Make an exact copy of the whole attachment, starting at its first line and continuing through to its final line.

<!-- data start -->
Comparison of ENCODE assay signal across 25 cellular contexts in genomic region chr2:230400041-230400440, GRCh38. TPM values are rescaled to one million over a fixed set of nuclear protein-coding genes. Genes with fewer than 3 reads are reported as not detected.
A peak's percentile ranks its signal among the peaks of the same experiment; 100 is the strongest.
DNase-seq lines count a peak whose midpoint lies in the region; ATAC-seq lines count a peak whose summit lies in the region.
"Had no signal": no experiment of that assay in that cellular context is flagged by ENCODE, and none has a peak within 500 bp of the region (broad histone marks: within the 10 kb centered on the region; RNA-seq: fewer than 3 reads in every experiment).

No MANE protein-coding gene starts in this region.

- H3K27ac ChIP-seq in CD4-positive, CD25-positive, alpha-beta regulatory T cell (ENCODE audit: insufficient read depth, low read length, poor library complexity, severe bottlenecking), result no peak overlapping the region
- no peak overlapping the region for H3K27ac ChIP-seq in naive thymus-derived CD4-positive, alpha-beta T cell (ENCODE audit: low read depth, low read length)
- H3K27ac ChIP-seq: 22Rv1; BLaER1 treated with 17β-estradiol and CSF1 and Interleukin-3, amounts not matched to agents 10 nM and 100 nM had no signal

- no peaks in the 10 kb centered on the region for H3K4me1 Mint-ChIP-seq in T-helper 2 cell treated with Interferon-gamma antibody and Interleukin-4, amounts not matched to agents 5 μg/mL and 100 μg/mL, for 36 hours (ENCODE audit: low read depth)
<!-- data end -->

Comparison of ENCODE assay signal across 25 cellular contexts in genomic region chr2:230400041-230400440, GRCh38. TPM values are rescaled to one million over a fixed set of nuclear protein-coding genes. Genes with fewer than 3 reads are reported as not detected.
A peak's percentile ranks its signal among the peaks of the same experiment; 100 is the strongest.
DNase-seq lines count a peak whose midpoint lies in the region; ATAC-seq lines count a peak whose summit lies in the region.
"Had no signal": no experiment of that assay in that cellular context is flagged by ENCODE, and none has a peak within 500 bp of the region (broad histone marks: within the 10 kb centered on the region; RNA-seq: fewer than 3 reads in every experiment).

No MANE protein-coding gene starts in this region.

- H3K27ac ChIP-seq in CD4-positive, CD25-positive, alpha-beta regulatory T cell (ENCODE audit: insufficient read depth, low read length, poor library complexity, severe bottlenecking), result no peak overlapping the region
- no peak overlapping the region for H3K27ac ChIP-seq in naive thymus-derived CD4-positive, alpha-beta T cell (ENCODE audit: low read depth, low read length)
- H3K27ac ChIP-seq: 22Rv1; BLaER1 treated with 17β-estradiol and CSF1 and Interleukin-3, amounts not matched to agents 10 nM and 100 nM had no signal

- no peaks in the 10 kb centered on the region for H3K4me1 Mint-ChIP-seq in T-helper 2 cell treated with Interferon-gamma antibody and Interleukin-4, amounts not matched to agents 5 μg/mL and 100 μg/mL, for 36 hours (ENCODE audit: low read depth)